I'm doing a static analysis on a uniformly loaded cantilever beam in ANSYS APDL. I'm using BEAM188 with all the default options, so it uses linear form. for the element behaviour, which I think means the bending moments and tensions are linear within the element.

I want to plot the bending moments along the beam with an area contour, for that I'm using:

  • PLLS,MI,MJ,1,0

This are the axial stresses due to bending, it looks very similar to the bending moment, it shows discontinuities between elements and for each element it shows the same value on both nodes.

enter image description here

Why does MI=MJ? Shouldn't there be a linear variation of the moment in the elements? Does it make sense for it to be discontinuous between elements? Or is this just a bad plot and I should plot the values on the nodes I get with PRESOL,M as opposed the plot each I and J node values for each element.

The results overall seem good, but I'm not sure if this is a correct representation of the behaviour of the elements.

I'm sorry for such a basic question. I hope I wasn't too confusing.

  • $\begingroup$ Hi Carol, welcome to engineering.SE. It is difficult to interpret your question without being able to see the plots. Could you please add them to your question? $\endgroup$ Jun 24, 2015 at 19:03
  • $\begingroup$ !the best i could do, I don't know how to upload images here. Ups, those are actual the stress due to bending, but it has the same problem, naturally. $\endgroup$
    – Carol
    Jun 24, 2015 at 19:37
  • $\begingroup$ You can add images directly to your post. I've added this one for you, but you may want to add a description. $\endgroup$ Jun 24, 2015 at 19:58
  • $\begingroup$ @Carol - I get it now. Essentially, in between each element, it adds the $\frac{wL^2}{12}$, which replaces your nice continuous loaded beam to a beam which continues to add a bunch of discontinuous moments. Like I said, it only adds new loads at each node - so in between, the load will have constant moment. $\endgroup$
    – Mark
    Jun 24, 2015 at 20:30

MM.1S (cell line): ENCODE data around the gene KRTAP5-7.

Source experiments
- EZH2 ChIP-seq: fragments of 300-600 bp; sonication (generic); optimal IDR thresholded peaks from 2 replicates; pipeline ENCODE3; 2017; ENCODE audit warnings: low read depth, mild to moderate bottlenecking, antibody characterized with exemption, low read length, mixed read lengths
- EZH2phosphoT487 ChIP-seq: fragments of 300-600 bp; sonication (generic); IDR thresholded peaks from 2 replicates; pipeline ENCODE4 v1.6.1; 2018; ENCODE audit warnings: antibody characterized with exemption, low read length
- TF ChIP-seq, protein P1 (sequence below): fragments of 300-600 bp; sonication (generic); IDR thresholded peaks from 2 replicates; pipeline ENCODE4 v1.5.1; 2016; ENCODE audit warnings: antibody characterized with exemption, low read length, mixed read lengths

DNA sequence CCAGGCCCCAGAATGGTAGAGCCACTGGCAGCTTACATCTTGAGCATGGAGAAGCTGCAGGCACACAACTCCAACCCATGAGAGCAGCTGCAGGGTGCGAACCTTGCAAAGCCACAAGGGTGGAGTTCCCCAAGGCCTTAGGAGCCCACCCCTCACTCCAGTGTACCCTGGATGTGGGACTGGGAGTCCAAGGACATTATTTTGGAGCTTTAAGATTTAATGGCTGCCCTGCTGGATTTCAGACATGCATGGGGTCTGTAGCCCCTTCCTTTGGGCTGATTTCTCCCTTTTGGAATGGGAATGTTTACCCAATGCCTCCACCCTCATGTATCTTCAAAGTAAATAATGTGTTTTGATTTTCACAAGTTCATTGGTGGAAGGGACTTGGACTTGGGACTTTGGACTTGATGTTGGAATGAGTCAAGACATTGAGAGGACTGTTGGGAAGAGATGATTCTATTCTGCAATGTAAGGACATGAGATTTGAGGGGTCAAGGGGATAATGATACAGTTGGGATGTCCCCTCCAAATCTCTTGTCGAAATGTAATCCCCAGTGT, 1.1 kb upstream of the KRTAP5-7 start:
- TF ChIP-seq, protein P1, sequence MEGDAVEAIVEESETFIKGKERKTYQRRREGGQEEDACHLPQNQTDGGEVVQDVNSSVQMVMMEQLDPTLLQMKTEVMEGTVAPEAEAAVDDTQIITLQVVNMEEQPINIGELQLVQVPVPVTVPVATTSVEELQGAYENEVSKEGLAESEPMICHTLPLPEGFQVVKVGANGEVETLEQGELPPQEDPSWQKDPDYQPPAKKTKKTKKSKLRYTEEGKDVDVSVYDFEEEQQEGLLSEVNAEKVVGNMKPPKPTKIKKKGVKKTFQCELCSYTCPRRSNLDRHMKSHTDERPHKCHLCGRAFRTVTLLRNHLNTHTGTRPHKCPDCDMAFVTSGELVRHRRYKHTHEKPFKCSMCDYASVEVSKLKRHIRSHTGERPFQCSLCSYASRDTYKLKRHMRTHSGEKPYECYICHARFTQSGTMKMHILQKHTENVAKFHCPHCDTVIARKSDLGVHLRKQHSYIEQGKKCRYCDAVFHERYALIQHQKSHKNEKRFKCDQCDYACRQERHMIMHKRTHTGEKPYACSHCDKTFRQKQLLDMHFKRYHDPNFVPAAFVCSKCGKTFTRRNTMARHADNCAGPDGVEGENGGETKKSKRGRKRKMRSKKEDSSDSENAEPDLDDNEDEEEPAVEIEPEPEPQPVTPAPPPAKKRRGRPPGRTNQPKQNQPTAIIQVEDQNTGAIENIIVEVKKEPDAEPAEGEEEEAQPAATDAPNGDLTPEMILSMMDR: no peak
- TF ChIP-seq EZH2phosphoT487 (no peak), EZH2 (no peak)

• $\begingroup$ @Mark - Yeah, that must be it. I guess it doesn't treat the SFBEAM load the way I thought. Thank you so much for your help/time! Is there anything I should do to this question now? $\endgroup$
    – Carol
    Jun 24, 2015 at 20:46

2 Answers 2


Short Answer: The finite element method means uniform loads are not treated as uniform - and varying moments are not treated as varying.

Long Answer:

This is an interesting highlight of the differences between the finite element method and the analytical method. A uniformly distributed beam can't be treated uniformly on a finite element. Instead, it breaks up the load into two separate loads on each end, as it only analyzes each node.

Breaking up the beam

Between each of the nodes, it treats the load as constant. Only at each node, does it perform a new "sum of the forces and moments = 0", and spits out the brand new moments - hence the disjointed graph

Thus, it will treat shear loads as constant, moment loads as linear, rotations as quadratic, and displacements as cubic:

Beam comparison between single element and theory

Meanwhile, analytical theory will treat shear loads as linear, moments as quadratic, rotations as cubic, and displacements as quartic. This is why you need so many elements. A disconnected cubic will, with enough elements, resemble a quartic - just like a flight of stairs, with enough stairs, resembles an inclined plane.

  • $\begingroup$ Thank you for answering! I guess my question is more.. If on both ends of the finite element you have the same moment, isn't it being treated as constant instead of linear? $\endgroup$
    – Carol
    Jun 24, 2015 at 18:51
  • $\begingroup$ Well, the exact change from uniform load is to put $\frac{wL^2}{12}$ clockwise moment on the right and counterclockwise moment on the left. Are you sure the sign didn't flip? $\endgroup$
    – Mark
    Jun 24, 2015 at 19:04
  • $\begingroup$ Yeah, if i understood you correctly.. If I use one finite element alone on the cantilever beam, shouldn't I get some value on the wall(the "I" node) and a zero bending moment on the free end(the "J" node)? They're the same. $\endgroup$
    – Carol
    Jun 24, 2015 at 19:11
  • $\begingroup$ Another fun one with using FEA - the moments at the end rarely have 0 bending moment. I've included an image from my book that would be useful in the answer. I don't think that they should be the same though, based upon this image. $\endgroup$
    – Mark
    Jun 24, 2015 at 19:14
  • $\begingroup$ Just for the sake of clarity, you could have finite elements that treat distributed loads as opposed to treating it as point loads on nodes, but I guess not this one. :) $\endgroup$
    – Carol
    Jun 24, 2015 at 21:09

You might have got the answer if not, come to your direct question for plotting actual bending moment. Just choose the element option key for "quadratic" instead of linear and re run the problem and plot the BMD.


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